Scared of the country!

Discussion in 'Homesteading Questions' started by witness, Apr 4, 2005.

  1. witness

    witness Member

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    I'm feeling pretty silly here, but I think that having a small child has made me a coward!
    We're trying to get out to our 40 acres in central Oklahoma... organizing a house, etc. This project has had a long ramp up, and now I'm a little dismayed at finding myself such a chicken about the critters we're running into out there. We went on Saturday and 4 big dogs came ambling up, rottie mixes, I think. Luckily they meant no harm and my friends were tougher than me and told them to scat as I took my baby to a less vulnerable spot.
    More embarrassing tho, was when the neighbor's 7 cows who'd presumably found a hole in the fence passed through. One did think about charging at my friend, but our dog took care of that with one bark. So I'm standing behind a tree with the baby! I'm not scared of cows! What's wrong with me?
    Then there are the snakes and ticks and my horrified vision of a mountain lion stalking my toddler.
    I grew up in town, but spent lots of time with my grandparents out in the country. I was NEVER scared of anything there, even when I picked up a rattlesnake.
    So could ya'll help clear my head a little? What are the actual dangers and how can we be prepared? We do have 911 service, but I'm sure it would take at least half an hour to see help coming up the drive. I want to compile a good first aid kit, and would also like direction on what to have on hand.
    Sheepishly,
    Carla
     
  2. OD

    OD Well-Known Member

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    Most of the critters you run into in the country are as afraid of you as you are of them, (except the ticks). Once you get used to being there, it will be better; new things can be scary.
    To tell the truth, I'm kinda scared when I'm in town.
     

  3. Ana Bluebird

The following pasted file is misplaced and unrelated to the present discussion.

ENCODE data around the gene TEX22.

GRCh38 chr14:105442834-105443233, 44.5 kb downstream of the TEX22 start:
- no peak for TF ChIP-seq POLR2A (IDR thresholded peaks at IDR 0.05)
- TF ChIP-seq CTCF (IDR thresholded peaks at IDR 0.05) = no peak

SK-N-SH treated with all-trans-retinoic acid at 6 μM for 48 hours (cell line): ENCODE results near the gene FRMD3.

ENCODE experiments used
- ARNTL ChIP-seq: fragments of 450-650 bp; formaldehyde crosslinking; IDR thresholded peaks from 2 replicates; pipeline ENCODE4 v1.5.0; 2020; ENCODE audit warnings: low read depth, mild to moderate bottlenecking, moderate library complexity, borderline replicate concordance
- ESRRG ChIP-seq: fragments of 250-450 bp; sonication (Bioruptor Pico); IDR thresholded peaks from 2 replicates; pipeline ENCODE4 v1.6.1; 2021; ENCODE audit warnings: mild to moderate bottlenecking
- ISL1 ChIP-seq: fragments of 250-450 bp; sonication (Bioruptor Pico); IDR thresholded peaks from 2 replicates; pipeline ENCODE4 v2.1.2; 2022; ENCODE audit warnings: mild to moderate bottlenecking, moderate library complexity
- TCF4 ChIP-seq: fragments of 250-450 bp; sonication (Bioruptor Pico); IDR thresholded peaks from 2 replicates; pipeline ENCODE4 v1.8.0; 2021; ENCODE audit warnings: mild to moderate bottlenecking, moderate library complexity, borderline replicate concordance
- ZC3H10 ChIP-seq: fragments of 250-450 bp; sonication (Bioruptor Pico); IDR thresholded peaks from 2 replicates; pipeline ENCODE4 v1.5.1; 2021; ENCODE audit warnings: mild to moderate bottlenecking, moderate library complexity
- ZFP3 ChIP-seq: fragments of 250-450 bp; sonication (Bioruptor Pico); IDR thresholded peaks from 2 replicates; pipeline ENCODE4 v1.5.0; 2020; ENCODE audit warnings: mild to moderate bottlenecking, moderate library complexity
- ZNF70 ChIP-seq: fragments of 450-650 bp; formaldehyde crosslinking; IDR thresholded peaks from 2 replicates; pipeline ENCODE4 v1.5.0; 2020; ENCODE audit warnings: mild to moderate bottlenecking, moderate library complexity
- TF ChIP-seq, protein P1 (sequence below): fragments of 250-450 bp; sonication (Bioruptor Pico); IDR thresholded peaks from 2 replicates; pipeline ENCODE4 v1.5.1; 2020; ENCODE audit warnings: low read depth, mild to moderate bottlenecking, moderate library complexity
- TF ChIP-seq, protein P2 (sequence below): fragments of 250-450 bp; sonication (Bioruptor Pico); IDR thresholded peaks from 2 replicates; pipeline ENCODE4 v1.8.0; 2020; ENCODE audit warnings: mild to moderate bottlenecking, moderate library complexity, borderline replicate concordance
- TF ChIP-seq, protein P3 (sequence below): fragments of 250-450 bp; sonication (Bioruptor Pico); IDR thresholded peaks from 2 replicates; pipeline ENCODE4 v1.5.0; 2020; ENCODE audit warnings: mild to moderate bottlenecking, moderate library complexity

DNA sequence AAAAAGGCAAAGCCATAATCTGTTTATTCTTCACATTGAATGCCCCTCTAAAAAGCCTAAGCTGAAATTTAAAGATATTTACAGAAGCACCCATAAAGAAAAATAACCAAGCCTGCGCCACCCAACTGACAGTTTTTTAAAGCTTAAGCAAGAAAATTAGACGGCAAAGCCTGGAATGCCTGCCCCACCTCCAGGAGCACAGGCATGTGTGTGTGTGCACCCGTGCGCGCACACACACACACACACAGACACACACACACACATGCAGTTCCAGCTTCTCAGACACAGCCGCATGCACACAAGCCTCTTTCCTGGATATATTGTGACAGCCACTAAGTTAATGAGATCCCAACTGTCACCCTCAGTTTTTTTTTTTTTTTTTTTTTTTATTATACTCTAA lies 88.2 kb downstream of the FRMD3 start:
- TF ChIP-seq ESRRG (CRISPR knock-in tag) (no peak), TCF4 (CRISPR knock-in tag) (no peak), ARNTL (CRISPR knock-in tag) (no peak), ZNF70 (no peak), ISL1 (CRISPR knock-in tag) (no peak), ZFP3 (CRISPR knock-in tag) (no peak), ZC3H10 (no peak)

Ana Bluebird Well-Known Member Supporter

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    Sounds like you are a normal new mother protecting her cub. Not so much the country, just things threatening your baby, right? Think about it, wouldn't you be just as scared for your baby in the city if four big dogs came along? A big loose animal charging down the street? Less likely to happen, but I think you're just being protective. You and the baby will get used to being out here. There sure is more danger in the city than the country, just a few different things. We never lock our doors out here, but sure did in the city!
     
  4. JoyKelley

    JoyKelley Well-Known Member

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    I agree with ana and was thinking the same thing, you haven't turned into a coward, you are being a good mother of a very young child, Believe it or not , as they grow older , your feelings of overwhelming protectiveness change a bit and you can actually let them go outside and play, go to school, drive a car. I know from experience that it doesn't feel like it to you right now , but it is true. You are doing good, keep it up
     
  5. Mid Tn Mama

    Mid Tn Mama Well-Known Member Supporter

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    You wil be fine. The longer you are around these things, you will be more comfortable. Just don't get between a cow and her baby--she will protect it, and steer clear of, well, steers:)
     
  6. Cindy in KY

    Cindy in KY Well-Known Member

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    Carla, first critters you get should be guinea hens then. Get you a flock of half grown ones, and keep them up somewhere 2 or 3 wks and feed/water them good. Once they are used to the new home, they will stay around your place and will be the FIRST to alarm you of anything out of the ordinary, even snakes. You'll have to get used to the racket they make, but I think you'll feel better having a loose flock around. I think 3 wks would be long enough but you'd have to ask some guinea folks for sure. Old saying is "If they lay there (eggs) they will stay there." :)
     
  7. margo

    margo Well-Known Member

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    :) Okay, time to take a deep breath. And take a very realistic view of what the hazards are. It's quite normal to be overwhelmed by the unknown, but, if you take each item and dissect it, you can be at least minimally prepared.